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China's ex-Premier Li Keqiang dies at 68

BEIJING: China’s former Premier Li Keqiang died of a heart attack on Friday (Oct 27), aged 68, just 10 months after retiring from a decade of office during which his star had dimmed.

Once viewed as a top Communist Party leadership contender, Li was sidelined in recent years by President Xi Jinping, who tightened his grip on power and steered the world’s second-largest economy in a more statist direction.

The elite Peking University-educated economist was seen as a supporter of a more liberal market economy but had to bend to Xi’s preference for more state control.

“Comrade Li Keqiang, while resting in Shanghai in recent days, experienced a sudden heart attack on Oct 26 and after all-out efforts to revive him failed, died in Shanghai at ten minutes past midnight on Oct 27,” state broadcaster CCTV reported. An obituary will be published later, it said.

Li was premier and head of China’s cabinet under Xi for a decade until stepping down in March.

Related:

Chinese Premier Li Keqiang to bow out of politics, as loyalist from President Xi Jinping’s inner circle takes over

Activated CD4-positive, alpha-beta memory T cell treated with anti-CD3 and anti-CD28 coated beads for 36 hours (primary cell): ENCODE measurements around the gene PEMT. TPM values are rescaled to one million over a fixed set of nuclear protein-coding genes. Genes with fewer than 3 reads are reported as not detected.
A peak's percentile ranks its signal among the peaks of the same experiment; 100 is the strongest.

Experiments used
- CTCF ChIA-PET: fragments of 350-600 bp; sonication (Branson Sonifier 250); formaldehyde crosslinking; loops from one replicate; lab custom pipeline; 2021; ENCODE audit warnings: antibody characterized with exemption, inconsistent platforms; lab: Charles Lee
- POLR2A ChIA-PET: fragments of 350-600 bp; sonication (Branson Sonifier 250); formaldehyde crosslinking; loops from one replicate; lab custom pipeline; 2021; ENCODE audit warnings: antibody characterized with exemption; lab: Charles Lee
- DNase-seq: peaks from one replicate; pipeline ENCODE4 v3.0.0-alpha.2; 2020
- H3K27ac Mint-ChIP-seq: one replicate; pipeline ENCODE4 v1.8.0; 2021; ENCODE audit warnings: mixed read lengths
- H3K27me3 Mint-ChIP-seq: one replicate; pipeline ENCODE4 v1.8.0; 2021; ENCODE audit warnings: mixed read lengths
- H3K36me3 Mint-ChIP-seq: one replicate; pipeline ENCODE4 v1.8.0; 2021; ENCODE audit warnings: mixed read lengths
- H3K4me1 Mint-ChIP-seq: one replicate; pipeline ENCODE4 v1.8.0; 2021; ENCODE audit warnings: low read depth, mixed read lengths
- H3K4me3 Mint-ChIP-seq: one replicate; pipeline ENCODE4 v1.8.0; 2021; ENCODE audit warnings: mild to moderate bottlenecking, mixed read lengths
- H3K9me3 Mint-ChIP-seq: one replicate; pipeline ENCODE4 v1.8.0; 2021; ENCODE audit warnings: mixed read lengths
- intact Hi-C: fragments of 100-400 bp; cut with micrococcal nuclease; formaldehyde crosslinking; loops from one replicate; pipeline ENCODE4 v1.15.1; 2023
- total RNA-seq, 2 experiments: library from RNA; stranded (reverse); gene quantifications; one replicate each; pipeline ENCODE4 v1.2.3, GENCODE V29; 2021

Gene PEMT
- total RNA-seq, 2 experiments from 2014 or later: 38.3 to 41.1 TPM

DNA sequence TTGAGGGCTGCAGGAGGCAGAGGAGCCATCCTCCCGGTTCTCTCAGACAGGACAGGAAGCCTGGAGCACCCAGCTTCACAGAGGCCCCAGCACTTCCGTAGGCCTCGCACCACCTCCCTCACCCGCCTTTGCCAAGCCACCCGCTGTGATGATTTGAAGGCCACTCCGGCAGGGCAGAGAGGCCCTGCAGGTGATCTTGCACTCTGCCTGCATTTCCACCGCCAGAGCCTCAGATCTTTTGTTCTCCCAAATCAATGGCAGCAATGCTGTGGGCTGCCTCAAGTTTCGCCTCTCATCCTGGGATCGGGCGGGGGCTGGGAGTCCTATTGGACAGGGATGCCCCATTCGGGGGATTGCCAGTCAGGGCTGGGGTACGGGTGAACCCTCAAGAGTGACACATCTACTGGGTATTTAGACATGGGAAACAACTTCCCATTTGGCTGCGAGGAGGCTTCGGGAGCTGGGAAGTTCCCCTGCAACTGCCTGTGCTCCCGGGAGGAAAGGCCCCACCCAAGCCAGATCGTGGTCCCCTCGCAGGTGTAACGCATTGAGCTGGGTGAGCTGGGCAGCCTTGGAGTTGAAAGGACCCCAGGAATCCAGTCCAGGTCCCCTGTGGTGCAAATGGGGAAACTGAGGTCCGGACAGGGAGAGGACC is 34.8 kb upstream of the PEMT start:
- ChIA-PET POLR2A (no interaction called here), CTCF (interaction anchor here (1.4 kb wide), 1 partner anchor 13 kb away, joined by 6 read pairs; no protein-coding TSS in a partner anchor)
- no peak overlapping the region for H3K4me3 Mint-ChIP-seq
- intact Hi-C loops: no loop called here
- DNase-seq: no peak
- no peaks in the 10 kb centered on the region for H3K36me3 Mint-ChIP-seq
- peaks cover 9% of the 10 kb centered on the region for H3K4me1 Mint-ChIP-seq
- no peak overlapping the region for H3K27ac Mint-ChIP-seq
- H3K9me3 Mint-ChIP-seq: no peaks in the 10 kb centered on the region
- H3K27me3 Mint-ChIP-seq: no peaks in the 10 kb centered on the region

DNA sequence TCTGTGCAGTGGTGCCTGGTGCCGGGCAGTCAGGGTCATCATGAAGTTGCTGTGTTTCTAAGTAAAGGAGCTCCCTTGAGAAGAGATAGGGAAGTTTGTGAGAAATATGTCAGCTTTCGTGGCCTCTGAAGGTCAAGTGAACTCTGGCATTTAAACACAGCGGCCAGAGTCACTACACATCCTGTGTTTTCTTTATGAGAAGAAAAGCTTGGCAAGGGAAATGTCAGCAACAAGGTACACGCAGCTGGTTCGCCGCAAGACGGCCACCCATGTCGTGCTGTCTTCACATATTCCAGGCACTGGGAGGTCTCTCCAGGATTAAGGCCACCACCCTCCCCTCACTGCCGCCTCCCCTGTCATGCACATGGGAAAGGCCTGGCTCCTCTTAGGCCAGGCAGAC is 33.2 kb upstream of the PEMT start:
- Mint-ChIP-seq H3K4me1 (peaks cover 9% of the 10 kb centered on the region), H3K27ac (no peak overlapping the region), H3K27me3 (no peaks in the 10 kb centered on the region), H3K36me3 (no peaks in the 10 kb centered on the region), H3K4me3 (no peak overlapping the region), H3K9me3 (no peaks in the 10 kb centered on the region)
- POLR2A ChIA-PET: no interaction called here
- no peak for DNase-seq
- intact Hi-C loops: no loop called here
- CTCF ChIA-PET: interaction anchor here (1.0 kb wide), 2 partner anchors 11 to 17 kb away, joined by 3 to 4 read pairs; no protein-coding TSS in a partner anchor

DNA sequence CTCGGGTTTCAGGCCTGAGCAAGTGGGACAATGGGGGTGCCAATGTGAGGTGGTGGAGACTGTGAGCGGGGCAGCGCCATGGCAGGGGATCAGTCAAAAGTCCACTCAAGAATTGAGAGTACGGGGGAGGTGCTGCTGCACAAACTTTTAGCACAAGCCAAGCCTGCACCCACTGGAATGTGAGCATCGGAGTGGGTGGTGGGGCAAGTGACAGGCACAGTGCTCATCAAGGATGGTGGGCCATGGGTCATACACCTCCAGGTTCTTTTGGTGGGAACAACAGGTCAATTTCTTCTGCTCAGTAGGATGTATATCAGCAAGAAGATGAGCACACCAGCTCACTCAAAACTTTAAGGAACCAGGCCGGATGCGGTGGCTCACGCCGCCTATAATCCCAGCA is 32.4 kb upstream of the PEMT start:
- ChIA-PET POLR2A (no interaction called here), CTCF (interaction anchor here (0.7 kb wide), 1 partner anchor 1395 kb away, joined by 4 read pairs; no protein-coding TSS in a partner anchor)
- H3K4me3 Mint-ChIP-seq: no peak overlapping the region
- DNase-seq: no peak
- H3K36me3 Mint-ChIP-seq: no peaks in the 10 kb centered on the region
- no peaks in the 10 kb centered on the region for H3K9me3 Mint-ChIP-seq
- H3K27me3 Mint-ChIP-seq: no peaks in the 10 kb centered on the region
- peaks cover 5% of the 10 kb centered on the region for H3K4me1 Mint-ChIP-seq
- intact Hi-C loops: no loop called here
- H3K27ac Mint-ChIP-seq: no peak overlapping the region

“No matter how the international winds and clouds change, China will unswervingly expand its opening up,” Li said at his last public appearance in a press conference in March. “The Yangtze River and the Yellow River will not flow backwards.”

He was born in Anhui province in eastern China, a poor farming area where his father was an official and where he was sent to toil in the fields during the Cultural Revolution.

He memorably said in 2020 that 600 million people in China earned less than the equivalent of US$140 per month, sparking a wider debate on poverty and income inequality.

A career bureaucrat who spoke fluent English, Li had voiced support for reforms during his time in office, though his attempts at financial reforms were curtailed by Xi’s overwhelming authority.

Li was also praised for helping to steer the country through the global financial crisis relatively unscathed.

But his time in office saw a dramatic shift in power in China from the more consensus-based rule associated with former leader Hu Jintao and his predecessors, to the more concentrated power of Xi.

The appointment of Xi ally Li Qiang – former Shanghai party boss – as his successor this year was seen as a sign that his reformist agenda had fallen by the wayside as Beijing tightens its grip over its slowing economy.

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